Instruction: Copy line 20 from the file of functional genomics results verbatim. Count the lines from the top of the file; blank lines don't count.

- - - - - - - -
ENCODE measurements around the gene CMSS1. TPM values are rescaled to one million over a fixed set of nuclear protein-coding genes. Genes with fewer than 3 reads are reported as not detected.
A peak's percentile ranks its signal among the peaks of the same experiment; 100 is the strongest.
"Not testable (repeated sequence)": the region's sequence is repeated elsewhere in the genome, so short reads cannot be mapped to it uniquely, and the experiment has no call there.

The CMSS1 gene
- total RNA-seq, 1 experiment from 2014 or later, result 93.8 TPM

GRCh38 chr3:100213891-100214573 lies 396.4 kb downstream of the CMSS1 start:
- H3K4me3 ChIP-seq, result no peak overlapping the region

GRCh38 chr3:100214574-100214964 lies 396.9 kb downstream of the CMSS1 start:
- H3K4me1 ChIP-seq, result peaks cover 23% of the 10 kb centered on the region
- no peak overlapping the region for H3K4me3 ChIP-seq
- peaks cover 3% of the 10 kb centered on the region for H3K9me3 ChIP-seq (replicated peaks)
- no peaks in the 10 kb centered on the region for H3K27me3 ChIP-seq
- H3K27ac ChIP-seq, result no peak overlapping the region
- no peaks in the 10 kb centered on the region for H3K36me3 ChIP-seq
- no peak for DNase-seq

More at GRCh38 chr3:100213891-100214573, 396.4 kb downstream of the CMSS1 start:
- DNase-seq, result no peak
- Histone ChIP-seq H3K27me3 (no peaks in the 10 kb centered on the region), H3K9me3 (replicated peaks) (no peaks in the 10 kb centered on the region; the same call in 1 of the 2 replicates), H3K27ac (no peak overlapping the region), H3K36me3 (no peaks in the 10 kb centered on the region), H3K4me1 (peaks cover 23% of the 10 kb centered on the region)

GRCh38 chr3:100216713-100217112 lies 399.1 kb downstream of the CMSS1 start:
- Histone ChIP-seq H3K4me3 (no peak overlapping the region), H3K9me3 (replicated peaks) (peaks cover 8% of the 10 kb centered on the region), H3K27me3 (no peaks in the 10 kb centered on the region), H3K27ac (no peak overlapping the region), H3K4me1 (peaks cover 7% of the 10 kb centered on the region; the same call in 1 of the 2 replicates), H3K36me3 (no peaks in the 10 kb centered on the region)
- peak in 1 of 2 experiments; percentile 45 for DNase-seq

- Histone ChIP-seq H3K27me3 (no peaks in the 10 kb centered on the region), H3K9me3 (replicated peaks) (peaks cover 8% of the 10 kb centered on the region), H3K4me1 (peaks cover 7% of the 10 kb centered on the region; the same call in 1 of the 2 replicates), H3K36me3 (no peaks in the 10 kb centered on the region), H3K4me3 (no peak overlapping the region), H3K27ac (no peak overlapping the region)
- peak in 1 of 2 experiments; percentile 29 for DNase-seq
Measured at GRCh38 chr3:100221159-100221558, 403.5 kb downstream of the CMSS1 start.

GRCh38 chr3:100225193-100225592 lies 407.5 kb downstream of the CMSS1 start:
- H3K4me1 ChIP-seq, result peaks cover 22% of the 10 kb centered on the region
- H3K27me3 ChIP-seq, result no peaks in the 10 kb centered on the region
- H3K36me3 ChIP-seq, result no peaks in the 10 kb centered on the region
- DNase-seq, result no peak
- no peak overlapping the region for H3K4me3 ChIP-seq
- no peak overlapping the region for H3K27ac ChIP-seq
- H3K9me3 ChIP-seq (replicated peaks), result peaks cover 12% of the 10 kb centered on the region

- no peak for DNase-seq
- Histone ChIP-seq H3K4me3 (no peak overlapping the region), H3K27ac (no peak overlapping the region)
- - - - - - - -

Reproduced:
- Histone ChIP-seq H3K4me3 (no peak overlapping the region), H3K9me3 (replicated peaks) (peaks cover 8% of the 10 kb centered on the region), H3K27me3 (no peaks in the 10 kb centered on the region), H3K27ac (no peak overlapping the region), H3K4me1 (peaks cover 7% of the 10 kb centered on the region; the same call in 1 of the 2 replicates), H3K36me3 (no peaks in the 10 kb centered on the region)